Jerry Bishop's blog post titled The Fallacy of Planning raises an interesting question. Jerry mentions cognitive bias as one source of the problem. But this bias only exists in those who fail to recognize they are biased.
But a much deeper problem exists...
The estimates prepared by cost estimators are crucially dependent on technical and programmatic assumptions over which they have little or no say . There are some gray areas; cost estimators should recognize - and provide corrections for in their estimates - some type of unrealistic program assumptions and some likely execution problems. But, without trying to fix the boundaries of these exceptions, it is clear that they are exceptions - cost estimators generally are not equipped to do engineering analyses of proposed programs or to assess the capabilities of potential contractors (McNicol, 2005, p. 19)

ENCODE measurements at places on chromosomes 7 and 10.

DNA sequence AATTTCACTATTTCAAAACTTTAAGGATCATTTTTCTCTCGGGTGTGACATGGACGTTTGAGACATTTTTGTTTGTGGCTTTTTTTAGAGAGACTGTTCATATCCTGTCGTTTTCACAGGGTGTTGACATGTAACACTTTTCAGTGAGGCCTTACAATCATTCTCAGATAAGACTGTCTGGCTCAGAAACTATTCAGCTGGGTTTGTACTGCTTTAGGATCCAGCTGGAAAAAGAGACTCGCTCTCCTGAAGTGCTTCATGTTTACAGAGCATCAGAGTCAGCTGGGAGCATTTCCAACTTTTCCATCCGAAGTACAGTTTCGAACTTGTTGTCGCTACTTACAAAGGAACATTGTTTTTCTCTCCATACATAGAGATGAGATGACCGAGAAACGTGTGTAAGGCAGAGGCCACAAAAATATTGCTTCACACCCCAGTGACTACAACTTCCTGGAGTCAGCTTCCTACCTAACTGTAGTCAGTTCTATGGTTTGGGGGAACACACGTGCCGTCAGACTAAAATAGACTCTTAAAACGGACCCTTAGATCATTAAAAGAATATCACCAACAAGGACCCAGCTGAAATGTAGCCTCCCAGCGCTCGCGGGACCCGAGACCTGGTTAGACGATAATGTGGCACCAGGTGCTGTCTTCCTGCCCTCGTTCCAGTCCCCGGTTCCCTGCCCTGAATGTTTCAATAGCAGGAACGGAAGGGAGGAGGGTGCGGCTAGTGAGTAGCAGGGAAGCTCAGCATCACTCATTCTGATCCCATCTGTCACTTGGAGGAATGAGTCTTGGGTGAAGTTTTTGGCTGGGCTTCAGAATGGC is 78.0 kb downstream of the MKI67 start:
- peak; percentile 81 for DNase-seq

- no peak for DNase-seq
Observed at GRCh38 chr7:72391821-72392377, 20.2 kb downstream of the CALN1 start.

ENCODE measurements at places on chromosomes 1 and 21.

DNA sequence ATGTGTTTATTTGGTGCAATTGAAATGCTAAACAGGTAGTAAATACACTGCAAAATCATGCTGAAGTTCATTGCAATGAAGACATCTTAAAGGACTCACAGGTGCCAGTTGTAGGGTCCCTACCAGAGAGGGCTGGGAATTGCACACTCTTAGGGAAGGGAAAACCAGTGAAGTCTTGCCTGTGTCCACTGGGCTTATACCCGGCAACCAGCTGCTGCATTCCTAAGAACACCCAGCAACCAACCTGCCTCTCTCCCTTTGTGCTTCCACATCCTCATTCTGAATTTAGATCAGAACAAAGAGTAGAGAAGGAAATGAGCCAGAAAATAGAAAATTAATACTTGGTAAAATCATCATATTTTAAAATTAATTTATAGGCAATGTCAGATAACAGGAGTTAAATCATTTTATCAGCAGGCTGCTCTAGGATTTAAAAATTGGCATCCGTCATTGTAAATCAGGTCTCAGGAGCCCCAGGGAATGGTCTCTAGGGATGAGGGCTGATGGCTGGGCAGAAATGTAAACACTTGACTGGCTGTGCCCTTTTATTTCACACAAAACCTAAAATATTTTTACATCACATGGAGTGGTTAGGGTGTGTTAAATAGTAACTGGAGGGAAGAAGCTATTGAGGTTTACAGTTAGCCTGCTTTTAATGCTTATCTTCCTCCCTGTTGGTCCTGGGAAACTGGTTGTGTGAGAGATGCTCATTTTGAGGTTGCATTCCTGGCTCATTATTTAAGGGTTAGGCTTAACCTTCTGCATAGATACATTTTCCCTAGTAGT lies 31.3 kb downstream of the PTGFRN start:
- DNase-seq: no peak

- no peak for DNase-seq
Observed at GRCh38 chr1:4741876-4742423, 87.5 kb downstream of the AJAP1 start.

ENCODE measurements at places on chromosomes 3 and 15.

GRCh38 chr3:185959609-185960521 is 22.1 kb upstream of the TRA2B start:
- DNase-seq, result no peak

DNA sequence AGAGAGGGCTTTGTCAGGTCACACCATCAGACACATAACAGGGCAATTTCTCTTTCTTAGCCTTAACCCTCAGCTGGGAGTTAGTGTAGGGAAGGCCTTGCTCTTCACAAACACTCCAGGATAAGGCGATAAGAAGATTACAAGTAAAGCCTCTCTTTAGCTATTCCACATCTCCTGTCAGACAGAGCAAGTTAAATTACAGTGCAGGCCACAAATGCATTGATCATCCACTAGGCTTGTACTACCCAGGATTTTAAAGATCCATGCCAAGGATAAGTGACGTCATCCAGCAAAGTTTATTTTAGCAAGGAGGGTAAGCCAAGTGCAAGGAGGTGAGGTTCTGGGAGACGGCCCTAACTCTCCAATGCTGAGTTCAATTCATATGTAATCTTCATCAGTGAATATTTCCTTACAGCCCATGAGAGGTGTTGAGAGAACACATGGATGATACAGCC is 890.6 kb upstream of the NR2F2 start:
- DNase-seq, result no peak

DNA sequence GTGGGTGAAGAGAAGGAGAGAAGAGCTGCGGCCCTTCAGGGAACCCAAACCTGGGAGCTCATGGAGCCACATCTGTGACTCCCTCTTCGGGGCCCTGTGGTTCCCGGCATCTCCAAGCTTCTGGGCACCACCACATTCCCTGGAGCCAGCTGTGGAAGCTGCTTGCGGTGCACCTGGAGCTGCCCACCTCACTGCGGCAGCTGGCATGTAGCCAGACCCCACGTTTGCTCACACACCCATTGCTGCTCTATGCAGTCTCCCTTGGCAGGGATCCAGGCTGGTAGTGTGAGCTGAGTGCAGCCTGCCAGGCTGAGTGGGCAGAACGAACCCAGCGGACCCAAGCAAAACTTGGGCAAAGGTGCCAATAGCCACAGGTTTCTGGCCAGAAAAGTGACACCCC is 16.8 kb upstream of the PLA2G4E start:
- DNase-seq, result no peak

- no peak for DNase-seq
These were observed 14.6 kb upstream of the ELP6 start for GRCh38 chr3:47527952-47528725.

The examples Jerry provides of innumeracy are not the source of the problem in our domain. It may be common in IT though.
So how can IT estimimates be improved? First is to move toward what is done in our domain - have professional estimators. This is still a problem for large weapons systems. But without professional estimators or a professional grade estimating process, there is little or no help in improving the credibility of cost estimates.
Here's some background for addressing Jerry's issue - Eliminating Bias Through Reference Class Forecasting and Good Governance, Bent Flyvberg,